Women and Sexuality in Bram Stoker’s "Dracula"


Term Paper, 2014

17 Pages, Grade: 1,7


Excerpt

Table of contents

1. Introduction

2. Historical context
2.1. Victorian Era
2.1.1. The Angel in the House
2.1.2. The New Woman

3. Sexuality
3.1. The three Vampiresses
3.2. Lucy Westenra
3.3. Mina Harker

4. Conclusion

5. Bibliography
Primary sources
Secondary sources

1. Introduction

For decades stories and sagas have told us to be aware of the vampire. Since the 18th century he has belonged to the central topics of literature (cf Harmening 11). But more importantly Harmening points "[…] erst Bram Stokers Dracula, mittlerweise in unzäh- ligen Versionen verfilmt, hat ihren Ruf unsterblich gemacht" (11). Bram Stokers Dracu- la has never stopped being printed since it was published in 1897 (cf Leatherdale 11) and has become the figurehead for vampirism. Twitchell even goes as far to say that "vampire and Dracula have become synonymous" (132). He is an outsider, a symbol of evil (cf Williamson 2). The vampire has always been an object of terror and at the same time he has fascinated us. How famous the genre still is after 200 years first reading of vampires can be seen in the amount of re-makes represented in books, movies or series such as Buffy, Blade, The Vampire Diaries, Twilight and many more. Each re-make uses the vampire for itself and re-invents the idea of the vampire, some being cruel others even romantic and sexual.

Indeed, vampirism is very often associated with sexuality, especially with re- pressed sexuality (cf Kline 18). Williamson points out that Dracula is written in the Vic- torian age which is "considered to be one of sexual repression and the vampire repre- sents the return of the (masculine) repressed" (5). Craft even speaks of "sexual energy“ which is closely connected to vampirism (107). Nevertheless, there are other opinions about that period. Elaine Showalter argues that Dracula was also written in a time of "sexual anarchy" (cf Showalter 3) and that this was a decade of alternative definitions of being male or female and also a time where the ‚New Woman‘ was invented.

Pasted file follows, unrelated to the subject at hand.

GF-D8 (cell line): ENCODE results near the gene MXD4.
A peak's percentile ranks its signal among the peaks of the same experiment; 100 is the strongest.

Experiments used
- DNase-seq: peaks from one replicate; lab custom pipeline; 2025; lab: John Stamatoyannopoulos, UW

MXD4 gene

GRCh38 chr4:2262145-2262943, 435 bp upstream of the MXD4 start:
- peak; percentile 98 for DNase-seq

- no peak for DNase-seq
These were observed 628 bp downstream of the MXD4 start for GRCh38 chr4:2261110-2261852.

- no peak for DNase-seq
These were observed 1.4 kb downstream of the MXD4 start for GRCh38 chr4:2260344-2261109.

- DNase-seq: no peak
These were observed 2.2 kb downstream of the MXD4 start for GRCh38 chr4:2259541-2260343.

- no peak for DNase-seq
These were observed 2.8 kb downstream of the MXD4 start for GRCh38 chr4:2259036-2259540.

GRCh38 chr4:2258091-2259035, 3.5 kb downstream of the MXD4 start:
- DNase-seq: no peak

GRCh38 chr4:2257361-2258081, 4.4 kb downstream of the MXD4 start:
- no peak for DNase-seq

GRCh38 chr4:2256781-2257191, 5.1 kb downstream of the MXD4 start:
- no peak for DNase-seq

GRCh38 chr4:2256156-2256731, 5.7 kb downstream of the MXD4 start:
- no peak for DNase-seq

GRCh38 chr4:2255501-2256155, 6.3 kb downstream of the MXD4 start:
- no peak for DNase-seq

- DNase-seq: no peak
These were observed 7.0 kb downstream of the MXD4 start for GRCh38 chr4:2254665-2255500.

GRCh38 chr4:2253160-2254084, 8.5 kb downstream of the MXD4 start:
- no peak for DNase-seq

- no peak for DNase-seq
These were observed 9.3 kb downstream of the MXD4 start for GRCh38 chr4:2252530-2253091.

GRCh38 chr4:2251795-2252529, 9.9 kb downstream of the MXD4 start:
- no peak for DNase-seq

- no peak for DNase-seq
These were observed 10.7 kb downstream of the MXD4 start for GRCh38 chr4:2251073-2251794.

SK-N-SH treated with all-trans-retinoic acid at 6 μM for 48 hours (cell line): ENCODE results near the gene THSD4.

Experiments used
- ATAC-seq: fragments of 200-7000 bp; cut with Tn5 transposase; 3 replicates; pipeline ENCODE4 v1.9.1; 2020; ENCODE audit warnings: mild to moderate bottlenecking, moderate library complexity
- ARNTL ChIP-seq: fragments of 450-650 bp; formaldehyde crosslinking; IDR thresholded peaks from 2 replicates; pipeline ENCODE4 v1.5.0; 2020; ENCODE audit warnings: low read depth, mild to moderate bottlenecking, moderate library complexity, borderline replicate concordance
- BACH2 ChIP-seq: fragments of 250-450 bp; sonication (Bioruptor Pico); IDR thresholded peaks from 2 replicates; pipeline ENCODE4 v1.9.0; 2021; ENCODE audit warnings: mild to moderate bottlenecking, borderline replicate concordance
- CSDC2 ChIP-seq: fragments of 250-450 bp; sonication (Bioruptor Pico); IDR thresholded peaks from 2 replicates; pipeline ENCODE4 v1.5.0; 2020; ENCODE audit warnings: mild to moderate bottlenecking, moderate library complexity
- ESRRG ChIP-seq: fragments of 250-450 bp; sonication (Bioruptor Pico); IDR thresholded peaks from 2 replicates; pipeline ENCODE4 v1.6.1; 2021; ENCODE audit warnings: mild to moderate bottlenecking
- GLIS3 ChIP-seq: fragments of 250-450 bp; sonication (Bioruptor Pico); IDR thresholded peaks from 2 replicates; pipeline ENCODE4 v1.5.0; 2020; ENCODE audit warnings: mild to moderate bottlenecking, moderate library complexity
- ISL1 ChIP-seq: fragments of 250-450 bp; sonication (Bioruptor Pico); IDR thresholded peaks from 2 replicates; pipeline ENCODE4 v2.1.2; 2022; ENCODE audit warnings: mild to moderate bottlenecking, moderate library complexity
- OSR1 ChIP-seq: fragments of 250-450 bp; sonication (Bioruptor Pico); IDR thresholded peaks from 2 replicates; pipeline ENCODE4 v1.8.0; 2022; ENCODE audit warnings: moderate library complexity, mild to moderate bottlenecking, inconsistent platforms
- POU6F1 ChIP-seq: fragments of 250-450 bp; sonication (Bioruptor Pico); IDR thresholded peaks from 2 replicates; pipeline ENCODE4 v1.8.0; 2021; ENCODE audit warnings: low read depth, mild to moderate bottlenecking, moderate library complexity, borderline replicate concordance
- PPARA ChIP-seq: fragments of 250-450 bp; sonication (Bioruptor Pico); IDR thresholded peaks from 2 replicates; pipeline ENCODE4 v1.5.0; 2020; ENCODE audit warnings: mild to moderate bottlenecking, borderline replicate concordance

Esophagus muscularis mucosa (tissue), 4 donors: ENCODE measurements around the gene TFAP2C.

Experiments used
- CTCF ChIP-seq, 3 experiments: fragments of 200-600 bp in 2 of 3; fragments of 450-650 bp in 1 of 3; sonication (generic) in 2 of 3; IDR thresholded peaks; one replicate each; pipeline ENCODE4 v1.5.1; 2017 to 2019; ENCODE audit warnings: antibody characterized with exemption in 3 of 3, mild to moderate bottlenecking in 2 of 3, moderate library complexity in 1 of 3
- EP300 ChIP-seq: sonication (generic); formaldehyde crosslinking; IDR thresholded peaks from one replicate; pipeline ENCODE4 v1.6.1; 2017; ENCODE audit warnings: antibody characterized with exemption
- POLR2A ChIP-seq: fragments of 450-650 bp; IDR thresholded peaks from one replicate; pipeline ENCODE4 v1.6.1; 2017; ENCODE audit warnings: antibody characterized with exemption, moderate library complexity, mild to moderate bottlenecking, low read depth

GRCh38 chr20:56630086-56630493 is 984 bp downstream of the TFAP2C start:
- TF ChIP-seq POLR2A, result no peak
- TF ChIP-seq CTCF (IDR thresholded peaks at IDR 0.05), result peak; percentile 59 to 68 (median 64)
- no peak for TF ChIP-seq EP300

That Stoker’s Dracula has often been interpreted and analyzed for its sexual contents is due to the "powerful sexual charge" which Murray claims runs throughout the novel (cf Murray 200f; Kline 5f). There is no agreement "as to what kind of sexuality is present in the novel", but Spencer points out that among them there is no doubt that "a given sexuality […] is repressed and displaced throughout the text" (cf Spencer 197). Of course, sexuality is not explicitly described and rather masked, therefore the interpretations of these symbols are different.

This paper seeks to analyze the depiction of sexual women in the novel on the basis of particular plots: the seduction of Jonathan Harker by three vampiresses, Lucy’s transformation into an vampire and Mina’s resistance against the Count. First a histori- cal context will be given and explained, focussing especially on gender roles in the Vic- torian age, looking at the ‚New Woman‘ and the ‚Angel in the House‘. How does Stoker describe the scene? How are the female characters displayed? Can their representation be traced back to Victorian ideals? The last chapter will summ up all the ideas and re- sults previously analyzed.

2. Historical context

2.1. Victorian Era

The Victorian period was the period of Queen Victoria’s reign which started in 1837 and lasted until 1901 (cf Wolffe 129f). It was a time of sexual conservativeness. People would not talk about sex in public and it was "restricted to the marital bed, in the belief that preoccupation with sex interfered with higher achievements" (cf Carroll 16). Strangely, it was also a very hypocritical period, because also pornography and prostitu- ion were very popular and common in these times (cf Carroll 16). Nevertheless, most important were public propriety and conservative values, even "if it was not always practiced" (cf Carroll 16).